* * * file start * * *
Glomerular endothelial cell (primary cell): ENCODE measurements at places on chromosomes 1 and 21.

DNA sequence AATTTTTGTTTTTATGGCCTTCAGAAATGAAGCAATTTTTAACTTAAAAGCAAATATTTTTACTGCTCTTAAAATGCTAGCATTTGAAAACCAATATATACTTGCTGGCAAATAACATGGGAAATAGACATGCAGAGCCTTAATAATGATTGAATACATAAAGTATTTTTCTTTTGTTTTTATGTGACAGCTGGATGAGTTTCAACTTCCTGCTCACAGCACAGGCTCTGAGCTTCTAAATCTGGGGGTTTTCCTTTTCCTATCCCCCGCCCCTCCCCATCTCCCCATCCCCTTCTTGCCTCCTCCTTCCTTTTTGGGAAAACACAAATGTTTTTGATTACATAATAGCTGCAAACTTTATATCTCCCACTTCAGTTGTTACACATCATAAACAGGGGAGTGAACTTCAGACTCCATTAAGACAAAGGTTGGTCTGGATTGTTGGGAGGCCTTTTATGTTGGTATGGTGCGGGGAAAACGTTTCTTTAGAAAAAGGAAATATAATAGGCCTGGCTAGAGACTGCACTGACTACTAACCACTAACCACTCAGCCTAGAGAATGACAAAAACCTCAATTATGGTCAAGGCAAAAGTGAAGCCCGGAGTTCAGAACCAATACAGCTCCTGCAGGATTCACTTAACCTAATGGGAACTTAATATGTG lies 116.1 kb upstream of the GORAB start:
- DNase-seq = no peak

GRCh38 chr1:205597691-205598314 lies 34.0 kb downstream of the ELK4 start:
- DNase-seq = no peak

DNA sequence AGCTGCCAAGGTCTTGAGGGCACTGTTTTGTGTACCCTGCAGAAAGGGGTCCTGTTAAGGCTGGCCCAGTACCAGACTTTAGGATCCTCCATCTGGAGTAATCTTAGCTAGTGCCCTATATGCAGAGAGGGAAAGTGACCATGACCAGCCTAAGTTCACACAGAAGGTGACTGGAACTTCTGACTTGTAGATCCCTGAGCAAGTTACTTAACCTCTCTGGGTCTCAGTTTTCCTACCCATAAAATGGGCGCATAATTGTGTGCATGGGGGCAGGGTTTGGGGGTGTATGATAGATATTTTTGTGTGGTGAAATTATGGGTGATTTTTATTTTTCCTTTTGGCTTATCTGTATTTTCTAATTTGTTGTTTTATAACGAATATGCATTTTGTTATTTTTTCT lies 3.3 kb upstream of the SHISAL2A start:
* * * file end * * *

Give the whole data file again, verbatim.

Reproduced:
Glomerular endothelial cell (primary cell): ENCODE measurements at places on chromosomes 1 and 21.

DNA sequence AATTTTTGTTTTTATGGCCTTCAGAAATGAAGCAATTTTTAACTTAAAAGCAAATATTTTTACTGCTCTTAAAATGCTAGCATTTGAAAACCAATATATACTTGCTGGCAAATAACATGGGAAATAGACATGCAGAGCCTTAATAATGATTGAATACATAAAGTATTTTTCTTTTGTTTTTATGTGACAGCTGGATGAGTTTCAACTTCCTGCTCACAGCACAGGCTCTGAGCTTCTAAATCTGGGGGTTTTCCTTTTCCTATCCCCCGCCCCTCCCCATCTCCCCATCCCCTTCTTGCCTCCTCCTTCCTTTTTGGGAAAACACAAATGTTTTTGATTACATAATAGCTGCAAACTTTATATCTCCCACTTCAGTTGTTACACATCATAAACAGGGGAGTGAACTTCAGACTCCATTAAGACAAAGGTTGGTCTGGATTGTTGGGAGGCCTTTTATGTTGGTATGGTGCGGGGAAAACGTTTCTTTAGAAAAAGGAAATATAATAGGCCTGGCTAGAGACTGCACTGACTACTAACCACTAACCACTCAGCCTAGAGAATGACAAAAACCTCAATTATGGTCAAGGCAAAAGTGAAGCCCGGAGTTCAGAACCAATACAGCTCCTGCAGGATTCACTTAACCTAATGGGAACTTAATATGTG lies 116.1 kb upstream of the GORAB start:
- DNase-seq = no peak

GRCh38 chr1:205597691-205598314 lies 34.0 kb downstream of the ELK4 start:
- DNase-seq = no peak

DNA sequence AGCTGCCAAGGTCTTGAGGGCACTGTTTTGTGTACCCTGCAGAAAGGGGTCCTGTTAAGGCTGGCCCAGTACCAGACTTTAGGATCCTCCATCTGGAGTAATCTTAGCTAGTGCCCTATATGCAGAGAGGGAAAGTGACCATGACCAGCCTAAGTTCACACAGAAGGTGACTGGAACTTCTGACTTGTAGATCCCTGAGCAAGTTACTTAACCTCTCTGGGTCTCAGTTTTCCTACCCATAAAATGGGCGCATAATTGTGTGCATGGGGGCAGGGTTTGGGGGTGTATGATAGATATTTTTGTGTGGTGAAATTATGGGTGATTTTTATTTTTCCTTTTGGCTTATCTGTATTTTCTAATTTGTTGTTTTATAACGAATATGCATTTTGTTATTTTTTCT lies 3.3 kb upstream of the SHISAL2A start: